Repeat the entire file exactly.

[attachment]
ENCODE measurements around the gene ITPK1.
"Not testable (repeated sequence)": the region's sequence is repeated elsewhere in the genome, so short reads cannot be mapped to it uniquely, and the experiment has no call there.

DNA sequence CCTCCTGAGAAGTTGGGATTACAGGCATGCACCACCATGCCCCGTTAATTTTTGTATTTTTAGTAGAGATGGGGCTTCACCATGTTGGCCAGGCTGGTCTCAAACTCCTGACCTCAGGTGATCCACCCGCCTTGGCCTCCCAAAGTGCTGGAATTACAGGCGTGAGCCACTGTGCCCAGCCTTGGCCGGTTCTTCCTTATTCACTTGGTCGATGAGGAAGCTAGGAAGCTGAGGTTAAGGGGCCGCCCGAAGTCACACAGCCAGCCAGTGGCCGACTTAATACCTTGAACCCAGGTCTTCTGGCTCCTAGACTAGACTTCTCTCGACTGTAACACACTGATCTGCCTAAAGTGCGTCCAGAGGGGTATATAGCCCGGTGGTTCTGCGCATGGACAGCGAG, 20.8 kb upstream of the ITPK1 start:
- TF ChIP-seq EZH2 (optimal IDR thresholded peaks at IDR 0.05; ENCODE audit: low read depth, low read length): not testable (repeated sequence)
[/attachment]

ENCODE measurements around the gene ITPK1.
"Not testable (repeated sequence)": the region's sequence is repeated elsewhere in the genome, so short reads cannot be mapped to it uniquely, and the experiment has no call there.

DNA sequence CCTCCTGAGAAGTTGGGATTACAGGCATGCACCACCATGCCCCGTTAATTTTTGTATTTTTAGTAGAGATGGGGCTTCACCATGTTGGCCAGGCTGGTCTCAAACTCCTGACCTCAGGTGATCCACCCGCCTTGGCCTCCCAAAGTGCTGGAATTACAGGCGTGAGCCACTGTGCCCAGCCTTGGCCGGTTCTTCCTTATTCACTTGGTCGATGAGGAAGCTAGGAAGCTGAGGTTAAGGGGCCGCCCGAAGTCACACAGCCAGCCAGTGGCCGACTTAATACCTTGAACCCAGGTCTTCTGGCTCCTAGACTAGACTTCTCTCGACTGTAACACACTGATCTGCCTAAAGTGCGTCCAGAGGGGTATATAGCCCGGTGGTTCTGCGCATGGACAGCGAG, 20.8 kb upstream of the ITPK1 start:
- TF ChIP-seq EZH2 (optimal IDR thresholded peaks at IDR 0.05; ENCODE audit: low read depth, low read length): not testable (repeated sequence)